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1 March 2000 Effects of Bromo-Cyclic GMP and Bromo-Cyclic AMP on Embryonic Development of Xenopus laevis
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Low molecular signalling molecules such as cAMP and cGMP are expected to have important functions in early morphogenetic processes in animal development. We examined the effect of 8-bromo-cyclic GMP (Br-cGMP) on Xenopus embryogenesis, using 8-bromo-cyclic AMP (Br-cAMP) as a reference. When Xenopus gastrulae were cultured in the medium which contained these analogues, their development was affected in specific and dosage-dependent manners: While Br-cAMP induced anomaly only in head part (swelling of myelencephalon with enlarged ventricle), Br-cGMP induced shortening in body length often accompanied by bending of the cephalo-caudal axis. In embryos treated with Br-cGMP at a high dose, cellular movement was inhibited as revealed by SEM and this resulted in the formation of tadpoles with unclosed yolk plug. Br-cGMP at lower doses induced severe inhibition of the development of notochord and muscles. Since HPLC analyses revealed that both analogues were uptaken into embryonic cells, we assumed that the morphological effects observed were induced by the interference of the normal functioning of cGMP and cAMP, respectively, by Br-cGMP and Br-cAMP. Based on the results obtained, we assume that while cGMP is involved mainly in the differentiation of mesodermal structures, especially in formation of notochord and muscles, cAMP is involved mainly in the differentiation of neural structures.


In early amphibian embryogenesis, gastrulation and neurulation are most prominent morphogenetic events. Morpho-genetic processes which take place during gastrulation are convergence and extension (Keller and Danilchik, 1988), involution (Vogt, 1922, 1929; Schechtman, 1942), epiboly (Vogt, 1929; Spemann, 1938), invagination (Holtfreter, 1942a, b), and migration (Holtfreter, 1944; Nakatsuji, 1974, 1975, 1986; Keller and Schoenwolf, 1977; Kubota and Durson, 1978). These rearrangements of cells are supposed to be driven by intercalation which produces large changes in the shape of cell population. Neural induction (Spemann and Mangold, 1924), another important inductive process, takes place between the invaginated prechordal plate and competent ectodermal cells, and while the former differentiate into notochord and induces muscle differentiation, the latter differentiates into neural tissues such as brain and spinal cord (Smith and Harland, 1992; Smith et al., 1993, HemmatiBrivanlou et al., 1994; Sasai et al., 1994, 1995).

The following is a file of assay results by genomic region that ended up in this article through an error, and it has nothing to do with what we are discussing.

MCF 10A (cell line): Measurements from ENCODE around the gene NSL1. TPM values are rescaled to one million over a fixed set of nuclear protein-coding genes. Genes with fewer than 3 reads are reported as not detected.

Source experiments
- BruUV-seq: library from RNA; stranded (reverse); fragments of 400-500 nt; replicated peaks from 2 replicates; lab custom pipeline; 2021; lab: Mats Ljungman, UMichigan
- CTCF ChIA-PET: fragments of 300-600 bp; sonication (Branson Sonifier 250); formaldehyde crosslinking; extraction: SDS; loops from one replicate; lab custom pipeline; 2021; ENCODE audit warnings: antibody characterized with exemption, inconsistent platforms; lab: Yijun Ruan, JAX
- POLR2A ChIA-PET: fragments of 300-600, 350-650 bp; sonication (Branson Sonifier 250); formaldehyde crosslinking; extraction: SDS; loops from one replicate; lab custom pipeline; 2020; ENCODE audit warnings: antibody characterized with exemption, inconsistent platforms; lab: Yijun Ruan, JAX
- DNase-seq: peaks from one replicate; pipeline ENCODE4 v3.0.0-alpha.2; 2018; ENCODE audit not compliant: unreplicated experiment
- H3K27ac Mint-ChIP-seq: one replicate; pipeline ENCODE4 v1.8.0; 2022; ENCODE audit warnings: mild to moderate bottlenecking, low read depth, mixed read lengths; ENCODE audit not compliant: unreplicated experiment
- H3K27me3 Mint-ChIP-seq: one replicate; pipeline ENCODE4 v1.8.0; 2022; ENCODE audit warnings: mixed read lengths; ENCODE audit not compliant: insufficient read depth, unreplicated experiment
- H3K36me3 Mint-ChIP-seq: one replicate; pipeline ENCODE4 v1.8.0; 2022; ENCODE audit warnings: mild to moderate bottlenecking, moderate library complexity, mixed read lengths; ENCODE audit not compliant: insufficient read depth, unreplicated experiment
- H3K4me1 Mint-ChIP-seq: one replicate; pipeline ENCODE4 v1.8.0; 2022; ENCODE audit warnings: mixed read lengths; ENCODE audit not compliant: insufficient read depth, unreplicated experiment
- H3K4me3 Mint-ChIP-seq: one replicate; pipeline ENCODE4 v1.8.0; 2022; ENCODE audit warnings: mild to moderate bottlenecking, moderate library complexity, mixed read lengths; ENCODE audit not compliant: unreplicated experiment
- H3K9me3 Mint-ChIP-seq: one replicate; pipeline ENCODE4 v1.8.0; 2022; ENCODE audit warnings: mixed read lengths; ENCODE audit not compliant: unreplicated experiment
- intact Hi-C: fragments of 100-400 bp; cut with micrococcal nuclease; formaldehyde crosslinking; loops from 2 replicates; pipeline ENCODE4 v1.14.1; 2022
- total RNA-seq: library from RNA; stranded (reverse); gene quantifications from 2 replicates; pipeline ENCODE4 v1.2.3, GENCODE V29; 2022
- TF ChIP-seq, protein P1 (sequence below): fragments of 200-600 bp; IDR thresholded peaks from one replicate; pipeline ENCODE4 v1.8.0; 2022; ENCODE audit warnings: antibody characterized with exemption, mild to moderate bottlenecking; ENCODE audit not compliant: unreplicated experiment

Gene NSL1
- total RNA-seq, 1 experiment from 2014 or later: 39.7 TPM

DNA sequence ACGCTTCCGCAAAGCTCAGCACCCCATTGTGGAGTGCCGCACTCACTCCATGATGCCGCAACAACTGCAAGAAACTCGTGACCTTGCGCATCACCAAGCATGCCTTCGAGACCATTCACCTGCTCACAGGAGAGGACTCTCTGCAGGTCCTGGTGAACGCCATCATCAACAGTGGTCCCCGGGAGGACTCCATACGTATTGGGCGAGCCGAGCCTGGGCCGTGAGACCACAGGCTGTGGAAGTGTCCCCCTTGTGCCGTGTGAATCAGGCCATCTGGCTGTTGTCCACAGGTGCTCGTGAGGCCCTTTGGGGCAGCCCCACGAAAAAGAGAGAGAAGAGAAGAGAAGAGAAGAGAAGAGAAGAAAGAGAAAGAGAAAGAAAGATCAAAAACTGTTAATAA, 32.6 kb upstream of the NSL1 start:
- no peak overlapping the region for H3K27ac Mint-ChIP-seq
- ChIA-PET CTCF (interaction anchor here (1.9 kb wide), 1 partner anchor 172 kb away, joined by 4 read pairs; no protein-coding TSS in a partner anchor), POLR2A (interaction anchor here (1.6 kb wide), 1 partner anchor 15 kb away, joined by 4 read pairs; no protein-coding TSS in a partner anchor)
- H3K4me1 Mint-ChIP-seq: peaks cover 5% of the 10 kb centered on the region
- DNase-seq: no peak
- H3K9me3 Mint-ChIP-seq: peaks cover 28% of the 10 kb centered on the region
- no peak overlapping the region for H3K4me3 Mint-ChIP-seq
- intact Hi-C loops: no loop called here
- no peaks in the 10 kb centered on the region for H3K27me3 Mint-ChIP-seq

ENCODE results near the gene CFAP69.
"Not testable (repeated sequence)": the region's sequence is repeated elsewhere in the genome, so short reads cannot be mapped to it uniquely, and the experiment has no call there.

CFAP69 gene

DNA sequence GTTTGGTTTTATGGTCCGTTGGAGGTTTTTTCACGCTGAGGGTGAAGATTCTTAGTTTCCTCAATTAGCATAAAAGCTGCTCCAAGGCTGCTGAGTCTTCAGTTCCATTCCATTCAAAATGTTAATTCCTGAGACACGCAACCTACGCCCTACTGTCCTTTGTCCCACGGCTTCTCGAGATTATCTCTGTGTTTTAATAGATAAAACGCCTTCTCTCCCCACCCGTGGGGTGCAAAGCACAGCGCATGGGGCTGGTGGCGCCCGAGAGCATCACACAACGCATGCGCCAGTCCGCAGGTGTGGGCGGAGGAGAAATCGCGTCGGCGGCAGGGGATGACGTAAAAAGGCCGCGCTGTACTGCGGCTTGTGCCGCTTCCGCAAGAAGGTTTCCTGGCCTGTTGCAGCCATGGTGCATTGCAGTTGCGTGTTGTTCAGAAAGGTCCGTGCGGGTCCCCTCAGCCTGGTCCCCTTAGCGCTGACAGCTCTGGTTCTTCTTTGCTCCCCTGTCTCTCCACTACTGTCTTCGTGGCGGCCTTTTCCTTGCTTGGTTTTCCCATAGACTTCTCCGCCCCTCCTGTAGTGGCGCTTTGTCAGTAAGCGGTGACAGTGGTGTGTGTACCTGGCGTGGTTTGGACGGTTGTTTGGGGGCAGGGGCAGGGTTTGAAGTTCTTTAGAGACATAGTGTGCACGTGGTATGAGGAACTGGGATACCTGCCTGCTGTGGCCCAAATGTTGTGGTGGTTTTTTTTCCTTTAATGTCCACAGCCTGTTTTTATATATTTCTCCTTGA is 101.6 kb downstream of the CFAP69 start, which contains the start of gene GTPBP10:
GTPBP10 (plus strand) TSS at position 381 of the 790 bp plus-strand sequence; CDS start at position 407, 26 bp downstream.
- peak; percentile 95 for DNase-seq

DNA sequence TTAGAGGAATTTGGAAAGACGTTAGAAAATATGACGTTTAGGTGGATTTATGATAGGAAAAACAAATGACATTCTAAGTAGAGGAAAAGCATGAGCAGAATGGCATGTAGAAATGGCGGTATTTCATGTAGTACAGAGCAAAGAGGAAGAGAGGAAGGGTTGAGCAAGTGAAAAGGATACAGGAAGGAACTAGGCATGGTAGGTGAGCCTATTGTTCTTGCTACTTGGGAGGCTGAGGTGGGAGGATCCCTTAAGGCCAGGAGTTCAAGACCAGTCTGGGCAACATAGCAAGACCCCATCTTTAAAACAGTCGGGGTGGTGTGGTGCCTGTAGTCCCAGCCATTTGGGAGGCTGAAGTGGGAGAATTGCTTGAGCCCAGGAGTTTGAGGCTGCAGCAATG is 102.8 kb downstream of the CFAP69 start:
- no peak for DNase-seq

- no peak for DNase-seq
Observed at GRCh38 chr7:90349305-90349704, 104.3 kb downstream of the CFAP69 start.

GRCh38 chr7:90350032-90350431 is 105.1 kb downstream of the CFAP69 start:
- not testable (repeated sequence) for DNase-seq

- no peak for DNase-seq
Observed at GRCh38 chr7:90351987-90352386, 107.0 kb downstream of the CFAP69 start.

In both of these processes, various excreted growth factors are involved (Slack et al., 1987; Asashima et al., 1990). It has been assumed that intracellular signalling systems convey the exogenously given inductive stimuli into the nucleus of the competent cells. During the process of the signal transmission second messengers are expected to play important roles. Studies on this issue have been performed as with cAMP by Otte et al. (1989), who showed that the levels of both cAMP and adenylyl cyclase increase in gastrula ectoderm. In this study, Otte et al. (1989) used Br-cAMP and reported that this analogue does not have the neural inducing activity by itself, but expresses the activity when it was administered together with 12-tetradecanoyl phorbol-13-acetate (TPA). In spite of the increasing information about the possible functions of cAMP in embryonic development, little has been known about the roles played by another cyclic nucleotide, cGMP, although the changing level of cGMP as well as cAMP has been analyzed in early embryogenesis of Xenopus laevis (Schutter et al., 1975; Lφvtrup-rein and Lφvtrup, 1975) and starfish (Niitsu-Hosoya et al., 1987).

We have been interested in the roles played by second messangers during Xenopus embryonic development. In the present study, we examined the effects of the treatment of Xenopus laevis embryos with 8-Br-cGMP (Br-cGMP), an analogue of cGMP and compared the effects with those of 8-Br-cAMP (Br-cAMP), an analogue of cyclic AMP. We report here that Br-cGMP as well as Br-cAMP induces specific but completely different types of malformation in the treated embryos in a dose dependent manner: While the former interferes with the formation of mesodermal structures, especially notochord and muscles, the latter interferes with the formation of hindbrain.